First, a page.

After graduating from the University of Texas, Akbar got married, had a son, and lived a pleasant, relatively uneventful life in West Texas. Then came the terrorist attacks of September 11, 2001. The following year he had "gotten into a little trouble with the IRS," as he put it, and so in late 2001 his bank accounts were audited, and early one morning an FBI SWAT team raided his house. Soon afterward he was arrested and charged with "lending material support for terrorist organizations," including al-Qaeda, even though al-Qaeda is exclusively Sunni and Akbar, like almost all Iranian Muslims, is Shi'ite.
The U.S. government seized all of Akbar's assets, he says. "They cleaned me out," as he put it. For one year Akbar was held in a Texas federal prison before being moved to another facility in Louisiana. In a few months he was transferred again, this time to a CIA prison in Big Springs, Tennessee. He spent the next four and a half years there and claims he was tortured, for what reason and to gain what information he still doesn't know. His son, just out of college, had several federal job offers pending, which were quickly withdrawn. His wife, a high school principal in the San Marcos School District, was passed over for a promotion. In 2008 he agreed to be deported back to Iran and relinquish any possibility of returning to the United States. He's now working with a human rights lawyer through the International Court of Justice to receive compensation for his losses.
I didn't know which was more astonishing, Akbar's story or the way he closed it: "I've got nothing against the American people. The American people are the best in the world. I just love Americans." And he's still a Dallas Cowboys fan. Farhad Barghozi has never spoken to the media -- Western, Iranian, or any other. He is a painter in a pottery shop in the small town of Bahar, about 25 miles northwest of Hamedan. When the clay shapes emerge from the 900-degree oven, he adds the curvilinear lines and bright swaths of color that transform the smooth clay surfaces into brilliantly decorative vases and tiles.
Aside from the occasional trip to Tehran, he has not traveled much beyond Bahar, yet he is a man of the world. Scrawled on the stone wall beside his telephone are phone numbers left by visitors from around the globe. They are written in pencil and crayon, permanent marker and ballpoint pen. Some of the names are etched in Japanese, Arabic, and Korean, but the phone numbers he prizes most have U.S. area codes. These are few, and at the end of a visit one day he made sure that I added mine. It had been five years since I'd had an American phone number, so I made one up not to disappoint him.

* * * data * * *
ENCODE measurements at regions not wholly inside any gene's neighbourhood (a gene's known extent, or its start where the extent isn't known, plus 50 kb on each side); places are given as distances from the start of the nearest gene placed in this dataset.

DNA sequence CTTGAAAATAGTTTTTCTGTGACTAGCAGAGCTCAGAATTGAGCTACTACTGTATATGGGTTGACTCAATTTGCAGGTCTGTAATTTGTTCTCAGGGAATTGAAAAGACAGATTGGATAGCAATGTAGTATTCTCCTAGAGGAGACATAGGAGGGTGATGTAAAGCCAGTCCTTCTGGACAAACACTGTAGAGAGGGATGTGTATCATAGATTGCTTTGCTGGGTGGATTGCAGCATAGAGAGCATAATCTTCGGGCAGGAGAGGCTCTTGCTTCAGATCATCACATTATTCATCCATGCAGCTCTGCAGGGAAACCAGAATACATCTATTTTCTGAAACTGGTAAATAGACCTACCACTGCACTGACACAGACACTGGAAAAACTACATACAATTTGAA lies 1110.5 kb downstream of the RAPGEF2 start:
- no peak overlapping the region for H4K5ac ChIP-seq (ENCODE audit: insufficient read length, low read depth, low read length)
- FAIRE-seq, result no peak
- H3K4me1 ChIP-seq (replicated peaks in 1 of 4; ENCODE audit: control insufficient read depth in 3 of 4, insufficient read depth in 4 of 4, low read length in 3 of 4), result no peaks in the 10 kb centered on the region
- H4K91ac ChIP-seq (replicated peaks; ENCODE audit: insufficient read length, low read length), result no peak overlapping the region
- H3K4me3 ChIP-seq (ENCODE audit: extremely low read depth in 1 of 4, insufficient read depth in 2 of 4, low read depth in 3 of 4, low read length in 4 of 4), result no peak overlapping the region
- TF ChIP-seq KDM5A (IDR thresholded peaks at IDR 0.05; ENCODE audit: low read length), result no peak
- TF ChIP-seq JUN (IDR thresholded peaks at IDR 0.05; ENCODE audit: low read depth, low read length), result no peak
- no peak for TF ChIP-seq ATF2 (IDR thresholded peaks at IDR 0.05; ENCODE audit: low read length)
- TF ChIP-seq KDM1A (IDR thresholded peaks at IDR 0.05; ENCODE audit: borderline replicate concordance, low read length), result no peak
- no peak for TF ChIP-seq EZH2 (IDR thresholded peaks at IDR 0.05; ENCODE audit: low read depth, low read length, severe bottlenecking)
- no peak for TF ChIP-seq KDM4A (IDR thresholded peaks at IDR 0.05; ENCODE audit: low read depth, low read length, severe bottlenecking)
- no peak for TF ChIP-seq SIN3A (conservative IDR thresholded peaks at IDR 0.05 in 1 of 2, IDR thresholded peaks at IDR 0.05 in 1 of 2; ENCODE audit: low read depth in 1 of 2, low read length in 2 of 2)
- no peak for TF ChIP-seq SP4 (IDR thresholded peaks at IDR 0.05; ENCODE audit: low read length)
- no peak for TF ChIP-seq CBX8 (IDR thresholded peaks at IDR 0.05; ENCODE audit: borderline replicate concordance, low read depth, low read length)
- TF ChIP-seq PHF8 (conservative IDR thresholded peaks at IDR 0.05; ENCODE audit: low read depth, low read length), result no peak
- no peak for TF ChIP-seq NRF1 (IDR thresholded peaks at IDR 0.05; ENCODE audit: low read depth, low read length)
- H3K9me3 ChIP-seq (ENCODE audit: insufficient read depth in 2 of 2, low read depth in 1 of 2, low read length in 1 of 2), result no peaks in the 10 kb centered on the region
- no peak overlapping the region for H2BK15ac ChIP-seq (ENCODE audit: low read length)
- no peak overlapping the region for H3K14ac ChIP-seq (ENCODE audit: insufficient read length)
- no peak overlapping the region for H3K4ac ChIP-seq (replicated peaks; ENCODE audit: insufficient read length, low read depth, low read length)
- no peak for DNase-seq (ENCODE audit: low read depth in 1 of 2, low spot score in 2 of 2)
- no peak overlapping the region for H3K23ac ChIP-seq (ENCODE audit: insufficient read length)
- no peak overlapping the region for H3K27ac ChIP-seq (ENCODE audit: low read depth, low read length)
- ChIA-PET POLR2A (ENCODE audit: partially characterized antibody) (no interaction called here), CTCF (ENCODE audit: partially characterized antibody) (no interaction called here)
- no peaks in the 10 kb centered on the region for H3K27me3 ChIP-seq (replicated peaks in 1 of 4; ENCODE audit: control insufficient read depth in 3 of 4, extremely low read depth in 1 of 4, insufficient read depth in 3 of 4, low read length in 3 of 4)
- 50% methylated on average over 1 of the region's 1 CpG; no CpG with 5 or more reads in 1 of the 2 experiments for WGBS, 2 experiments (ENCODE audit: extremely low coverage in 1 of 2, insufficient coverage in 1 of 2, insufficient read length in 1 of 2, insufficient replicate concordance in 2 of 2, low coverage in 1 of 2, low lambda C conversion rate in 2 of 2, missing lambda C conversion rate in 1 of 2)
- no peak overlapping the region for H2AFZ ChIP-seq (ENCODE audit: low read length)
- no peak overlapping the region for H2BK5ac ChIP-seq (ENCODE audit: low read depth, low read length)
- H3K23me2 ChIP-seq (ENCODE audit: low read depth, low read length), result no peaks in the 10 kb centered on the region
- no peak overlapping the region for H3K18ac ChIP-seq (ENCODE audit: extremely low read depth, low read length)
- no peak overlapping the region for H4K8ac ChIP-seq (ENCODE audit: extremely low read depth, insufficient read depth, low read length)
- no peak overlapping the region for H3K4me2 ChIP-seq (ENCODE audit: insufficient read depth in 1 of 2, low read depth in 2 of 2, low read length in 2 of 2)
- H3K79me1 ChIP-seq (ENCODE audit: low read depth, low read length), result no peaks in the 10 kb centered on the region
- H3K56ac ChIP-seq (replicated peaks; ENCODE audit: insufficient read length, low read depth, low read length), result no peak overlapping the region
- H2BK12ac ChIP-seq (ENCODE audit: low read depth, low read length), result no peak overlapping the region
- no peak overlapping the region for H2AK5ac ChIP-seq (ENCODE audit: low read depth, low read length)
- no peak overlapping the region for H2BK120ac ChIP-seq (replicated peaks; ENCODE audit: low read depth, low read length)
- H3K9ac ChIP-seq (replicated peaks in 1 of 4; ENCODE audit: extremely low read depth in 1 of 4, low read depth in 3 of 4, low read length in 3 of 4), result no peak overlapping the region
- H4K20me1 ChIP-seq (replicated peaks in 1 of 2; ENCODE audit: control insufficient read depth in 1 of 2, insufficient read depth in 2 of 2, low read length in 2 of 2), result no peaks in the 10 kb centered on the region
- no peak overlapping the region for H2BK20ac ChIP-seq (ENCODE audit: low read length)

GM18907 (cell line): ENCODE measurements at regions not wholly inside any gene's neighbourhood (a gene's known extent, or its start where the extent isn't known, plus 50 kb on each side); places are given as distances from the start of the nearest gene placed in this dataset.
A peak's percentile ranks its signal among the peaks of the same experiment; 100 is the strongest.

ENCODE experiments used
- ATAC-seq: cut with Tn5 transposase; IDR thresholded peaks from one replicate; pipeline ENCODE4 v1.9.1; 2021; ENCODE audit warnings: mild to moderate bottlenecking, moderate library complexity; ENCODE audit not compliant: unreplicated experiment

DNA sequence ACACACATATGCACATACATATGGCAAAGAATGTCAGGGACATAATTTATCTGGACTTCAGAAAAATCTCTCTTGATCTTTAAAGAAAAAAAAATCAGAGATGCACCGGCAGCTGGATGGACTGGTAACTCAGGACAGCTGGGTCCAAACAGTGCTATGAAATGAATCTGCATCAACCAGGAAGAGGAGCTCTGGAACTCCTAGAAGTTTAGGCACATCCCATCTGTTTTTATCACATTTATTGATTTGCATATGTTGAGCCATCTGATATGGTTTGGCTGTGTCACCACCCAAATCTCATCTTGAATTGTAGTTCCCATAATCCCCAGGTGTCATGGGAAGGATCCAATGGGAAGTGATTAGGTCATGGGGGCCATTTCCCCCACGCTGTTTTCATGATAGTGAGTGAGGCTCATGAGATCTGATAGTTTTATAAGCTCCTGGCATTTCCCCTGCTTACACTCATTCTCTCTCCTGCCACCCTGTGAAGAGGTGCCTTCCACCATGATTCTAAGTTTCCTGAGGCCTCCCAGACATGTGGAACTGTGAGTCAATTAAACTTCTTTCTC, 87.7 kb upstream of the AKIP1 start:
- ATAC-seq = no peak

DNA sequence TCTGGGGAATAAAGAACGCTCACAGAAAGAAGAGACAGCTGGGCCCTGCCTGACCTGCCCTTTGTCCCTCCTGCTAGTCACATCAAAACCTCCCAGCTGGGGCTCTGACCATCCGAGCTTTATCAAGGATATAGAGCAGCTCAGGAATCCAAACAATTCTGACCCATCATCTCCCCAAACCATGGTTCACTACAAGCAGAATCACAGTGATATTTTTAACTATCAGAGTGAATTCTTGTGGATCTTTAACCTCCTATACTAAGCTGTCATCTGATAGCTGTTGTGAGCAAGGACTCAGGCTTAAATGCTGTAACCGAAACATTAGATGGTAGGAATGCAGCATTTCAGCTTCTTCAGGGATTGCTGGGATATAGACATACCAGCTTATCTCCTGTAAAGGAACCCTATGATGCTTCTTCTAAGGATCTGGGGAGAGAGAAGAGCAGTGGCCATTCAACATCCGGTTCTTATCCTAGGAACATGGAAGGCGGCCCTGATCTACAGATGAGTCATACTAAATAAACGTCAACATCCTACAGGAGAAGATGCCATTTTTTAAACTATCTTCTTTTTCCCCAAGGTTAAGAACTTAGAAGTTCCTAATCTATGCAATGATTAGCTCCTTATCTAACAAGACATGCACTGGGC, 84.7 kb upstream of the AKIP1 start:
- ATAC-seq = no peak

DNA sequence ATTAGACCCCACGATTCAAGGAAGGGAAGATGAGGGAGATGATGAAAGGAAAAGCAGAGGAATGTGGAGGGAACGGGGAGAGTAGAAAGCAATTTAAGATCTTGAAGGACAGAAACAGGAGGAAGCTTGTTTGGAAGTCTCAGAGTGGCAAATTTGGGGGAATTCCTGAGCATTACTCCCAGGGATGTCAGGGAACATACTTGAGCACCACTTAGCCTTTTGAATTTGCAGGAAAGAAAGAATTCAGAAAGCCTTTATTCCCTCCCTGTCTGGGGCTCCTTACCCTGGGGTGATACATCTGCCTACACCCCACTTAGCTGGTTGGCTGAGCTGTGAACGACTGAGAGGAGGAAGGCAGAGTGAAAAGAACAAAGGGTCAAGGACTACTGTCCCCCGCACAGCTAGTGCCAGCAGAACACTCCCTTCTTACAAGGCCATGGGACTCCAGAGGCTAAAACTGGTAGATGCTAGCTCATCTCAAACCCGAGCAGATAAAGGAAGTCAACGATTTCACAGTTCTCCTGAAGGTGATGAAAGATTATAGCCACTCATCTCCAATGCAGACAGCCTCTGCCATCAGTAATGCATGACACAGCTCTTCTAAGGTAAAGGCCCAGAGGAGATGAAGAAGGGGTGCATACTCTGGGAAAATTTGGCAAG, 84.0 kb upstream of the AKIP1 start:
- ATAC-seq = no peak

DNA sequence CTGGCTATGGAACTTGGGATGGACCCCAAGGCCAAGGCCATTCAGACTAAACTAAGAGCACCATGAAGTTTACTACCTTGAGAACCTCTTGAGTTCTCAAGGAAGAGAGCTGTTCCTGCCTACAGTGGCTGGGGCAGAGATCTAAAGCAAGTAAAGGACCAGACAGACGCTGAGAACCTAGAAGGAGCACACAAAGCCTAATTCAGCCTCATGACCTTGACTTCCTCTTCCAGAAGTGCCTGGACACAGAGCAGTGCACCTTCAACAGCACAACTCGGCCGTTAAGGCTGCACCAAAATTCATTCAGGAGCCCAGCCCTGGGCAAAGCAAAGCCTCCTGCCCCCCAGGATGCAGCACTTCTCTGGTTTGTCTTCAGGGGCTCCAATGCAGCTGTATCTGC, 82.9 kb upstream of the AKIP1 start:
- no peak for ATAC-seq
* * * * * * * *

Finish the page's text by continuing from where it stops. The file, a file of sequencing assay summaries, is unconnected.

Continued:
Farhad has long wanted to migrate to the United States and asked me what his chances he might have of obtaining a resident visa. He had heard that a few slots were available for preferred professions and asked, half in jest, if I knew where the quota for potters stood. I asked him why, if he could resettle anywhere on the planet, he would choose the United States. His answer was simple: "Why, everyone wants to go to the U.S."
wasn't at all surprising to me, or unique.
The U.S. consulate in Dubai, where the State Department operates a
special Iran office, is so overwhelmed with requests for tourist visas by
Iranians that interview appointments have to be made weeks, even months, in advance,
and openings vanish from the consulate's Web site as soon as they appear. The
demand is so heavy that special hours are set aside each day just to service Iranians.
It might seem odd that Farhad, Akbar, or anyone in Iran would hold the United States in high esteem, given the countries' long-fractious relationship. In 1951, the democratically elected Prime Minister Mohammed Mossadegh succeeded in a decade-long campaign to nationalize the Anglo-Iranian Oil Company. The AIOC became the National Iranian Oil Company, effectively putting an end to British oil interests in Iran. This might have been overlooked had not Mossadegh received support from the Iranian Communist Party, alarming many in Washington, who feared Iranian drift into the Soviet sphere. On August 9, 1953, Mossadegh was driven from power in a CIA-backed coup that restored the Pahlavi dynasty to the Peacock Throne, and Shah Mohammed Reza Pahlavi returned from exile with the support of the United States and other Western powers.